Jeremy at Crale - Hugh Walpole - ebook

Jeremy at Crale ebook

Hugh Walpole



Horror built on the psychological game of characters. Jeremy at Crale is a third-age story published by Sir Hugh Walpole. Published to critical acclaim throughout the world, it quickly became a bestseller.

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Liczba stron: 384

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Chapter I

Chapter II

Chapter III

Chapter IV

Chapter V

Chapter VI

Chapter VII

Chapter VIII

Chapter IX

Chapter X

Chapter XI

Chapter XII

Chapter XIII

Chapter XIV

Chapter XV

Chapter XVI

Chapter XVII

Chapter I



Young Cole, quivering with pride, surveyed the room.

So, at last, was one of his deepest ambitions realized.

It was not, when you looked at it, a very large room. If, as was the way with many of the other Studies, it had had a table in the middle of it, there would have been precious little space in which to move. But he and Gauntlet Ma, almost at once after their arrival last night, had come to an agreement about this. They would have their own tables in their own corners, leaving the middle of the room free–and Marlowe could lump it.

Ma Bender had found two small (and exceedingly dirty) tables, and the only thing that remained was to toss for the window. They had tossed and Cole had won. Marlowe, of course, had the dark corner near the door.

Young Jeremy Cole didn’t dare to think what his feelings would have been had he lost that toss. He wanted that window terribly–nobody in the world would ever know how badly–and for once in a way he had been successful. “For once in a way,” because he always lost the toss at everything.

He was alone in the room at last (he had hurried here directly after Third School) and his intention was to arrange his table before anyone came in. He saw that Gauntlet had already arranged his, that from somewhere or another he had procured a dark blue cloth and a smart-looking writing-case.

Then, turning with a shock of surprise, he discovered that that young pip-squeak Marlowe had arranged his–and what an arrangement! There, in between the door and the farther corner, exactly fitting into its space, was one of those old writing bureaux, Eighteenth Century or something, with little drawers and twisted brass handles and of a dark, shiny colour that even Jeremy, who knew nothing whatever about furniture, recognized as handsome. Moreover, above this remarkable piece of furniture was a small, dark bookcase with a glass front, and inside this were books with shining and gleaming faces.

On the top of the bureau was a leather frame that contained the portrait of a thin, severe, military-looking gentleman; there was also a strange, brass figure of a squatting, malevolent-looking image–Chinese or Hindu, something Eastern.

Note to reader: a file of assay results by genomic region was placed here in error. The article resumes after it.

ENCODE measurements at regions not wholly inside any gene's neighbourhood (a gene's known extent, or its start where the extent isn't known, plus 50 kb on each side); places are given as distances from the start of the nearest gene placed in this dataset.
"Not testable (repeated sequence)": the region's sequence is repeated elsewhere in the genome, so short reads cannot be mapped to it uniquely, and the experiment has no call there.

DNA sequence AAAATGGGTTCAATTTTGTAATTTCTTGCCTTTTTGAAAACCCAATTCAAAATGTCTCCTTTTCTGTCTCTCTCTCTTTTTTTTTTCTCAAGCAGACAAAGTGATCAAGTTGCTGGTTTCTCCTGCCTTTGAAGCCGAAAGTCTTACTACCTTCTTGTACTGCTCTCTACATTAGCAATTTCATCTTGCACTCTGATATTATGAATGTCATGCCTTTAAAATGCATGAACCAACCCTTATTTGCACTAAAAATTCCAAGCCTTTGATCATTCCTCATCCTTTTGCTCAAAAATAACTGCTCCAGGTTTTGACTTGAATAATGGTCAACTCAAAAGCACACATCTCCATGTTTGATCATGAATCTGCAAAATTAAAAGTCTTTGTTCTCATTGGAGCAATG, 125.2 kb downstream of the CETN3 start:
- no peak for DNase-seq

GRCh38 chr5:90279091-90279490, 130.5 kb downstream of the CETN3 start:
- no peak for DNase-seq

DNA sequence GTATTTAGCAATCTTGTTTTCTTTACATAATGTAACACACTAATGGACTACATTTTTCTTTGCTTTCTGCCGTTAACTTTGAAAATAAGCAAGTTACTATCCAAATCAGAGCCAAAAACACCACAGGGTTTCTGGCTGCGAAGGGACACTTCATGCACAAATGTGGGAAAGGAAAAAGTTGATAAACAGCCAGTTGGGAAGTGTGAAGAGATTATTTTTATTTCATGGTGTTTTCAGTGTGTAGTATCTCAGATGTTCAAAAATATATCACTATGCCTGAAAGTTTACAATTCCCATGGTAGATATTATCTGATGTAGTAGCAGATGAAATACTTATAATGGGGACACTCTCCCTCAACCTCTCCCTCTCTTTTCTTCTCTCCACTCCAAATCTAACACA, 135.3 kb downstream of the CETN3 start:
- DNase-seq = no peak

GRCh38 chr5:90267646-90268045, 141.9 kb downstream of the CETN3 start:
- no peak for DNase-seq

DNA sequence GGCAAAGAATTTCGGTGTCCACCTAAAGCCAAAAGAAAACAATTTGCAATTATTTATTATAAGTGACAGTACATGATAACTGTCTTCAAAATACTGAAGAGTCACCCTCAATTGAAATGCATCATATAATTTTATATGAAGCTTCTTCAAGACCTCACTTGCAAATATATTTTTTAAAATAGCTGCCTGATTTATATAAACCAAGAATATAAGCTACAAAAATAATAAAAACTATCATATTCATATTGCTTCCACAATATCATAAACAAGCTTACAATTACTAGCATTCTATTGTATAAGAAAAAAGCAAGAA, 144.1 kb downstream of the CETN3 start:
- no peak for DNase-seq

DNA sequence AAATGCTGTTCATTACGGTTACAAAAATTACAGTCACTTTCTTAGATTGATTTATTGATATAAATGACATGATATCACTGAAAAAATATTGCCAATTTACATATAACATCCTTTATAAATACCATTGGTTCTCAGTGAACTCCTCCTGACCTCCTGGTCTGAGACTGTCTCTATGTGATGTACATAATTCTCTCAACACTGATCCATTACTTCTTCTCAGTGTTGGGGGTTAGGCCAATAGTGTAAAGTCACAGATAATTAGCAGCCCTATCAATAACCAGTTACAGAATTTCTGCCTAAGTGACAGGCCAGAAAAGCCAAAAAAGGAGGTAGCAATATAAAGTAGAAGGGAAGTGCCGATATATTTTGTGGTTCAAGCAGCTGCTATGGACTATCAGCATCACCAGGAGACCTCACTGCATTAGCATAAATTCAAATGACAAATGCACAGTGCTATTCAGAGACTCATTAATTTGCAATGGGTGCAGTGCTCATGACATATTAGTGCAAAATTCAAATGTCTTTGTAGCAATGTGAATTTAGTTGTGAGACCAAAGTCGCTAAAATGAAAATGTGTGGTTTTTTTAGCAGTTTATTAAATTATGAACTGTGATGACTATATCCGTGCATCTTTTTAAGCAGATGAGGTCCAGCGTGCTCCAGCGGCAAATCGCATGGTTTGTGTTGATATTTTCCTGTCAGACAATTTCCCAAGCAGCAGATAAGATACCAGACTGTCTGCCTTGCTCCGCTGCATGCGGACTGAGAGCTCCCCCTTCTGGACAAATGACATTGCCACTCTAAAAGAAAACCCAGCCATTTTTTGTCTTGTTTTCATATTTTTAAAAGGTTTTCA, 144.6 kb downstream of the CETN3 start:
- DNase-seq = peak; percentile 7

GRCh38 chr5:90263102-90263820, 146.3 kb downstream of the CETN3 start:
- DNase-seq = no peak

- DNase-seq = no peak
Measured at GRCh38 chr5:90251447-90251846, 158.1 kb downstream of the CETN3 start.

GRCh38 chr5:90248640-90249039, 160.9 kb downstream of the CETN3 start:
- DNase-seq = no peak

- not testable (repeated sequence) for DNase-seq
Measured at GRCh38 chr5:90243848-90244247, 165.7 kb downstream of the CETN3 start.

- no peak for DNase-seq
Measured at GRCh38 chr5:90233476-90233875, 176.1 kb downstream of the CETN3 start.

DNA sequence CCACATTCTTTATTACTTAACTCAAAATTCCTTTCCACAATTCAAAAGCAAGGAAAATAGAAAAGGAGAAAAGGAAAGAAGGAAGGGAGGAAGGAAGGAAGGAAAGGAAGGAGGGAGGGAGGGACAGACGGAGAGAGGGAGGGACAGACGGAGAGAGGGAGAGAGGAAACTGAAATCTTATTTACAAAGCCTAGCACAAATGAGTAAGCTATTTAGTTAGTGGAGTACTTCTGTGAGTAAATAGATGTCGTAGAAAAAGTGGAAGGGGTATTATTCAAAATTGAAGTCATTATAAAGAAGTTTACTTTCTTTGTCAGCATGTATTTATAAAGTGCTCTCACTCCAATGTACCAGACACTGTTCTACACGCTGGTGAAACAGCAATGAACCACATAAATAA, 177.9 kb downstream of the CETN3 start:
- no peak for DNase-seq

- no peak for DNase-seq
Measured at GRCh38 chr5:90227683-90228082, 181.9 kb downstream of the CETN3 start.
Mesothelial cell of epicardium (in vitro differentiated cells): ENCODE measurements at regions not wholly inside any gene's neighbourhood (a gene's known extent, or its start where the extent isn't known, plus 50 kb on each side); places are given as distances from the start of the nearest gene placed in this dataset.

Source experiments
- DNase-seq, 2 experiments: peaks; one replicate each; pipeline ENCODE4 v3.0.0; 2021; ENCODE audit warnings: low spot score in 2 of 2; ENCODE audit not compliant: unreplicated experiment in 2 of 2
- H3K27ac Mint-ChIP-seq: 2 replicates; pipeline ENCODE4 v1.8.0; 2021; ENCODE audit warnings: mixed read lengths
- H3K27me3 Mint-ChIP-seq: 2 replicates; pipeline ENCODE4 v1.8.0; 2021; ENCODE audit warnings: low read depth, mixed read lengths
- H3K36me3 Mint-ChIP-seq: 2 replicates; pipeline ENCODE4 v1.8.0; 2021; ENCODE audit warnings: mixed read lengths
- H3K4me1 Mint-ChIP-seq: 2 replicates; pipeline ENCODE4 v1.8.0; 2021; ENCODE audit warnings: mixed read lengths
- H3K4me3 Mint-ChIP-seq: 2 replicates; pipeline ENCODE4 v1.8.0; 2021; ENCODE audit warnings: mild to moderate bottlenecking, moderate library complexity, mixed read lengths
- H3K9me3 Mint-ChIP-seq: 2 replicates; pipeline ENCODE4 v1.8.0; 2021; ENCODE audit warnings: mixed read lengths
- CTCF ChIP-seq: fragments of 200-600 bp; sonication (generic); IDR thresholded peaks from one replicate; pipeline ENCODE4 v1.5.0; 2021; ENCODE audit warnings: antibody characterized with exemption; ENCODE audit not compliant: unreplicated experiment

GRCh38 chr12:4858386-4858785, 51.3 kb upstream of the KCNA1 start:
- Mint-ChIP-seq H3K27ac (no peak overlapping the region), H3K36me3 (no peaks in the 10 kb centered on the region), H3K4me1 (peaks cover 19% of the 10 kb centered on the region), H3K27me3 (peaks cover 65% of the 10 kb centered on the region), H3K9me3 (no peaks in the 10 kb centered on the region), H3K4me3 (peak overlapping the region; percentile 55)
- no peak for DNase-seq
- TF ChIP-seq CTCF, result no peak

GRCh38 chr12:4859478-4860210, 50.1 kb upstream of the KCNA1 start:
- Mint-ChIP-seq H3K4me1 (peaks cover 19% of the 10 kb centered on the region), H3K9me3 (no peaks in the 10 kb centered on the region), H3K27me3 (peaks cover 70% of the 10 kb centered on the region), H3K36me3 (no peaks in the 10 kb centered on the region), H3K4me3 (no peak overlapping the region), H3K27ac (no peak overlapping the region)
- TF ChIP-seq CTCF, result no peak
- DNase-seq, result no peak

All that Jeremy could say was “Gosh!”

When had young Marlowe produced these things? They weren’t there last night. What side! If young Marlowe thought that this kind of swank...

But he turned, then, back to his own scratched and naked-seeming table. Large splashes of ink disfigured its surface. The few things that he had to arrange upon it–a dingy double frame containing his father and mother, a very faded green blotter, one of the school ink-wells and a photograph of the House Second XV of last season–how miserable these seemed!

He was aware of acute and poignant disappointment. And to think that he should be disappointed so soon when, during the whole of the preceding year, he had longed and longed for just this moment–when by simple right of brains, industry and personality he should be part owner of one of these Studies! And here he was, and it was dust-and-ashes in the mouth!

However, being Jeremy Cole, he very quickly recovered. What, after all, did it matter? It was all very well to make a show on the second day of the term, but what about the end of the first week? Everyone knew that you couldn’t, unless you were in the Sixth, or a Games Captain, and had fags and a whole Study to yourself, keep anything decent for more than a day or two. What would Marlowe’s old bureau look like after one or two rags? But were there to be any rags in here? He and Gauntlet had only last night sworn that there should not. They would keep the place decent and rag elsewhere... Would they? He couldn’t be sure. He wasn’t even certain of himself. The very thought of young Marlowe’s “side” made him want to kick that bureau about.

However, there was always the window. Jeremy turned to it and sighed with contentment. To the ordinary observer it might not have seemed a marvellous view. On the right was the great, towering wall of Upper School and, lower down, jutting out of this, the Upper Fives Courts. In the middle distance was a square, rather dingy space known as Coulter’s Yard, and beyond Coulter’s the path that bordered the Upper Playing Fields. On the left were the walls, red-bricked and creeper-covered, of Jeremy’s own House, Leeson’s.